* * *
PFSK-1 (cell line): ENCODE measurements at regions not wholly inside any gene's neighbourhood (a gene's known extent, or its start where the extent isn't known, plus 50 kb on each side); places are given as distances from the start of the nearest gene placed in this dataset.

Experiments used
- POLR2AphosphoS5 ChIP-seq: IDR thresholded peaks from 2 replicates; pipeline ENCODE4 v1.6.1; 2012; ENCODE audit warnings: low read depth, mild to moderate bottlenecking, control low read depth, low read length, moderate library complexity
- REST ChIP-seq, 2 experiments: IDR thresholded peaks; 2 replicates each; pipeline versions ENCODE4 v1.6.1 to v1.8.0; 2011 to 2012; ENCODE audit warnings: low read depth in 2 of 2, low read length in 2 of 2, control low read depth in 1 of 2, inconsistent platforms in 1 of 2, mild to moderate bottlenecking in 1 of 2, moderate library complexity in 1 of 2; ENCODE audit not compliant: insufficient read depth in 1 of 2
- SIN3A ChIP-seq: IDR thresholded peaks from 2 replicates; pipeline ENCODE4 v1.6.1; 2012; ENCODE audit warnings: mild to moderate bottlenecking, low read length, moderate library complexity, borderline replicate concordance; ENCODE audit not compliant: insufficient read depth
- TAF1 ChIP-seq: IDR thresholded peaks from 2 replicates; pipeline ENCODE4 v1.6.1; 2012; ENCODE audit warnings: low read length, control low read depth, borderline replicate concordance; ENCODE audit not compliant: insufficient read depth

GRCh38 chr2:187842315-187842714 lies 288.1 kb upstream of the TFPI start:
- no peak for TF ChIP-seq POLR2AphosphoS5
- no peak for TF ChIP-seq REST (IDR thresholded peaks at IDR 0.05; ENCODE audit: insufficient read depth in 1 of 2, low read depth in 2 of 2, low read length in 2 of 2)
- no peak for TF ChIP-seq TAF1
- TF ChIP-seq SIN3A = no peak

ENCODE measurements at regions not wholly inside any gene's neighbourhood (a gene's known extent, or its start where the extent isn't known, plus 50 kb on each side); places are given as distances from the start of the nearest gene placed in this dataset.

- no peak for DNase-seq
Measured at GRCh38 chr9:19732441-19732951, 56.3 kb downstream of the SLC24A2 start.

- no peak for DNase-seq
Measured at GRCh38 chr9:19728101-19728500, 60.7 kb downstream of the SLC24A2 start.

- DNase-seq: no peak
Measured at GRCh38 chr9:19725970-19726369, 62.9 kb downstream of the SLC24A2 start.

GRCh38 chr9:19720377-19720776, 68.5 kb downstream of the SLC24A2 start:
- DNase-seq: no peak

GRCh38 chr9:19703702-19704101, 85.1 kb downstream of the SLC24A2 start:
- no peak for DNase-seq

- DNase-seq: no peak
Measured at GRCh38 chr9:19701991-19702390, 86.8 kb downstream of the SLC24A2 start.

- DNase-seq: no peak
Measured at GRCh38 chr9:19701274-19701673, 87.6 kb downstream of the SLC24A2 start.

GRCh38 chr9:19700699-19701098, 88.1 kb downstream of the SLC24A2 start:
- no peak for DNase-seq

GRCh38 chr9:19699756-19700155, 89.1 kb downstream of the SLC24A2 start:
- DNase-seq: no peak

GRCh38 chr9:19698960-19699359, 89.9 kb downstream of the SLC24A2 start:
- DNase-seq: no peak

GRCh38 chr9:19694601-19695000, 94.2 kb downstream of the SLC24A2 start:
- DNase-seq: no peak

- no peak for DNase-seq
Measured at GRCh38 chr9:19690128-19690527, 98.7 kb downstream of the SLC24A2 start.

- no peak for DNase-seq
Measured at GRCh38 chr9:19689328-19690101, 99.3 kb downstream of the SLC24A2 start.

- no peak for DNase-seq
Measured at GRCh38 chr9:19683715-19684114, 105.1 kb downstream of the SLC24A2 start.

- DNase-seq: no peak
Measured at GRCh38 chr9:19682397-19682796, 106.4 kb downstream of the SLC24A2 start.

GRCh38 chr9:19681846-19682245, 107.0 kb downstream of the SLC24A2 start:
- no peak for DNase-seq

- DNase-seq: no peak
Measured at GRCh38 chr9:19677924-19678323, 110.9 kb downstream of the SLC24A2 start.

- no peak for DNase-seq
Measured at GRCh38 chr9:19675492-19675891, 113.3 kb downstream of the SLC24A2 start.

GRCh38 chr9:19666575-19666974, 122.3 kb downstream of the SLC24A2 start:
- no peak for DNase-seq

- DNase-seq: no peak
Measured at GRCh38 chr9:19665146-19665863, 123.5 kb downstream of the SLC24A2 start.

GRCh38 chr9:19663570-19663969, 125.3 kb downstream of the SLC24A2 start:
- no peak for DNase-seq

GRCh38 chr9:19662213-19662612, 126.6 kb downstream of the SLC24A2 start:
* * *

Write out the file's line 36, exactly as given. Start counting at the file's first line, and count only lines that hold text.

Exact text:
Measured at GRCh38 chr9:19690128-19690527, 98.7 kb downstream of the SLC24A2 start.